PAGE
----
In contrast with Dr. Ellis, a flamboyant, tough-love father figure who died in 2007, Dr. Beck came across as an affectionate paterfamilias. Smiling softly beneath a rich sweep of white hair, wearing a bright bow tie and tailored suit, he engaged patients gently, chipping away at self-defeating beliefs with Socratic questions: Would you agree it is against your interests to have this belief? Do you think it’s possible to ignore these thoughts?
He had a different effect, however, on many of his contemporaries. When he first described his approach, Freudian analysts ventured that he “had not been well analyzed,” the ultimate insider’s put-down, implying that he was unequipped to understand others because he had not fully understood himself in his training therapy.
Later, in the 1980s, Dr. Beck was hit from the other side: So-called biological psychiatrists, who focused on drug treatments, questioned the strength of C.B.T. studies, saying that they were unimpressive compared with drug trials. To the extent that the therapy worked, argued Dr. Donald Klein, then director of the New York State Psychiatric Institute, it was because of a general morale-boosting effect rather than a specific, targeted treatment.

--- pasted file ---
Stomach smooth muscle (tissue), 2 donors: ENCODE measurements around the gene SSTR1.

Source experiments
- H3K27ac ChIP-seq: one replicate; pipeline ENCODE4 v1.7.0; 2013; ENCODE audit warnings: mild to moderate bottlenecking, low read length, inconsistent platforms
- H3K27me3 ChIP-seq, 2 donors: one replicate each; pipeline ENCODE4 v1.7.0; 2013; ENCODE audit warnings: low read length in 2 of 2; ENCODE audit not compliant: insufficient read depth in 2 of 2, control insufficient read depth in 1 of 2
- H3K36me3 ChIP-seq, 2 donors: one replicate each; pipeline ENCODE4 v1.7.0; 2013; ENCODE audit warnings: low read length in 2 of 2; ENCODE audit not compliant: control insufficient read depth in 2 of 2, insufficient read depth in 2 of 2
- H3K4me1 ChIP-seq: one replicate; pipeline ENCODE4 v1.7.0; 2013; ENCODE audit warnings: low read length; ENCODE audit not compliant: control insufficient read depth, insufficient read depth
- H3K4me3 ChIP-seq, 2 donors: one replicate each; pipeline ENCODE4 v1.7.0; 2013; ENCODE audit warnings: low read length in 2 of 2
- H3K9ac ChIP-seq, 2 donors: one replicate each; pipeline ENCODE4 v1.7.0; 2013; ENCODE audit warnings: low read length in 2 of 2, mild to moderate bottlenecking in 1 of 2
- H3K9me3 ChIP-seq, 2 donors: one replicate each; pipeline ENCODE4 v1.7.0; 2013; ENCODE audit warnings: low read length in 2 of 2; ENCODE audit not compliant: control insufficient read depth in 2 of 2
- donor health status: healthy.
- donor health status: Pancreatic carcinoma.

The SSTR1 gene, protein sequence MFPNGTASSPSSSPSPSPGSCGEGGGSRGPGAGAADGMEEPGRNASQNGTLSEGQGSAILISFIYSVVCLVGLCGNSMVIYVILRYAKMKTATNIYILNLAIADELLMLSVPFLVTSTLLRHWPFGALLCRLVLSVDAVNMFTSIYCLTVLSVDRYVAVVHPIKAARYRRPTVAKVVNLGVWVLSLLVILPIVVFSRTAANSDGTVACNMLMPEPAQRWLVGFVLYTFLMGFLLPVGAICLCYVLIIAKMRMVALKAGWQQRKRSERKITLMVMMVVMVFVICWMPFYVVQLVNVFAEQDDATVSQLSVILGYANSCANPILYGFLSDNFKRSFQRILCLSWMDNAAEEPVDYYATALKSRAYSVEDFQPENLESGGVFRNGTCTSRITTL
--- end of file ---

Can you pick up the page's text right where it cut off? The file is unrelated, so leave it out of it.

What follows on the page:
Dr. Beck hardened with a blunt New England edge when challenged. But he typically responded with a pile of new data, and avoided being drawn into intellectual blood feuds with other theorists.
Cognitive therapy spread worldwide, in part because therapists found it useful and in part because its techniques could be summarized simply in manuals, making it easy to standardize, teach and use in research studies. Dr. Beck, patient, plain-spoken and persuasive, was its most effective ambassador.
In the first chapter of his classic 1967 book, “Depression: Causes and Treatment,” he observed: “There is an astonishing contrast between the depressed person’s image of himself and the objective facts. A wealthy man moans that he doesn’t have the financial resources to feed his children. A widely acclaimed beauty begs for plastic surgery in the belief that she is ugly. An eminent physicist berates himself ‘for being stupid.’”
He wrote or co-wrote 22 books in all, on technical psychiatric topics as well as love, anger and chronic pain, including three with his daughter Judith.
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